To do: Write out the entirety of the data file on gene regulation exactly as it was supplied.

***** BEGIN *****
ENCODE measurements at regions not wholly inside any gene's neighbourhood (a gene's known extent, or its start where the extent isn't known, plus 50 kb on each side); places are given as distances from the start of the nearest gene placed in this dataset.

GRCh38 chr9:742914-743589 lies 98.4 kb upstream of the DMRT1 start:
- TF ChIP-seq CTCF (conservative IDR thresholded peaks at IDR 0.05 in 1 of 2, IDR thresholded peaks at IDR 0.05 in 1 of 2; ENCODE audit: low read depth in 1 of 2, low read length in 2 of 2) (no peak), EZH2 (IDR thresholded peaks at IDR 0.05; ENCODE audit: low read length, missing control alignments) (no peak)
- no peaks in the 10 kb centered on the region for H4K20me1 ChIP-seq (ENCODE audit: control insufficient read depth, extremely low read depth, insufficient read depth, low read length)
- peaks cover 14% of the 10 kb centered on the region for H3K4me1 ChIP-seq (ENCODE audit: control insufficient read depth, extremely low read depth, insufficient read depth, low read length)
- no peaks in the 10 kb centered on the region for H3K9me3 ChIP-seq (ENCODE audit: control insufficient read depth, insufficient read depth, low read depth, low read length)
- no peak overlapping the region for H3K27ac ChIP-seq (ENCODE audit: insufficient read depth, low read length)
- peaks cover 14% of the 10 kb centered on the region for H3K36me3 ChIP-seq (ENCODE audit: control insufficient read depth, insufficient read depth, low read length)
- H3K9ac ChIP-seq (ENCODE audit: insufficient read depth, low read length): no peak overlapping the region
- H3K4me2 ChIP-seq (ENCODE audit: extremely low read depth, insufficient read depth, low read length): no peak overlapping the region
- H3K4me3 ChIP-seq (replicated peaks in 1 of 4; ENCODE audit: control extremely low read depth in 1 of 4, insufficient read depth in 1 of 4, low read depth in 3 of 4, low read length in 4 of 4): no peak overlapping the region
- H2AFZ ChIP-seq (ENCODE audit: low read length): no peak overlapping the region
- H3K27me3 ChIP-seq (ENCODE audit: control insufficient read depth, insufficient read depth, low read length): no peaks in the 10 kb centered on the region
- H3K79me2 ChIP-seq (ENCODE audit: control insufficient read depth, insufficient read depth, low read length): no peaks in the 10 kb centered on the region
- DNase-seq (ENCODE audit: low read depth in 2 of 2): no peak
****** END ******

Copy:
ENCODE measurements at regions not wholly inside any gene's neighbourhood (a gene's known extent, or its start where the extent isn't known, plus 50 kb on each side); places are given as distances from the start of the nearest gene placed in this dataset.

GRCh38 chr9:742914-743589 lies 98.4 kb upstream of the DMRT1 start:
- TF ChIP-seq CTCF (conservative IDR thresholded peaks at IDR 0.05 in 1 of 2, IDR thresholded peaks at IDR 0.05 in 1 of 2; ENCODE audit: low read depth in 1 of 2, low read length in 2 of 2) (no peak), EZH2 (IDR thresholded peaks at IDR 0.05; ENCODE audit: low read length, missing control alignments) (no peak)
- no peaks in the 10 kb centered on the region for H4K20me1 ChIP-seq (ENCODE audit: control insufficient read depth, extremely low read depth, insufficient read depth, low read length)
- peaks cover 14% of the 10 kb centered on the region for H3K4me1 ChIP-seq (ENCODE audit: control insufficient read depth, extremely low read depth, insufficient read depth, low read length)
- no peaks in the 10 kb centered on the region for H3K9me3 ChIP-seq (ENCODE audit: control insufficient read depth, insufficient read depth, low read depth, low read length)
- no peak overlapping the region for H3K27ac ChIP-seq (ENCODE audit: insufficient read depth, low read length)
- peaks cover 14% of the 10 kb centered on the region for H3K36me3 ChIP-seq (ENCODE audit: control insufficient read depth, insufficient read depth, low read length)
- H3K9ac ChIP-seq (ENCODE audit: insufficient read depth, low read length): no peak overlapping the region
- H3K4me2 ChIP-seq (ENCODE audit: extremely low read depth, insufficient read depth, low read length): no peak overlapping the region
- H3K4me3 ChIP-seq (replicated peaks in 1 of 4; ENCODE audit: control extremely low read depth in 1 of 4, insufficient read depth in 1 of 4, low read depth in 3 of 4, low read length in 4 of 4): no peak overlapping the region
- H2AFZ ChIP-seq (ENCODE audit: low read length): no peak overlapping the region
- H3K27me3 ChIP-seq (ENCODE audit: control insufficient read depth, insufficient read depth, low read length): no peaks in the 10 kb centered on the region
- H3K79me2 ChIP-seq (ENCODE audit: control insufficient read depth, insufficient read depth, low read length): no peaks in the 10 kb centered on the region
- DNase-seq (ENCODE audit: low read depth in 2 of 2): no peak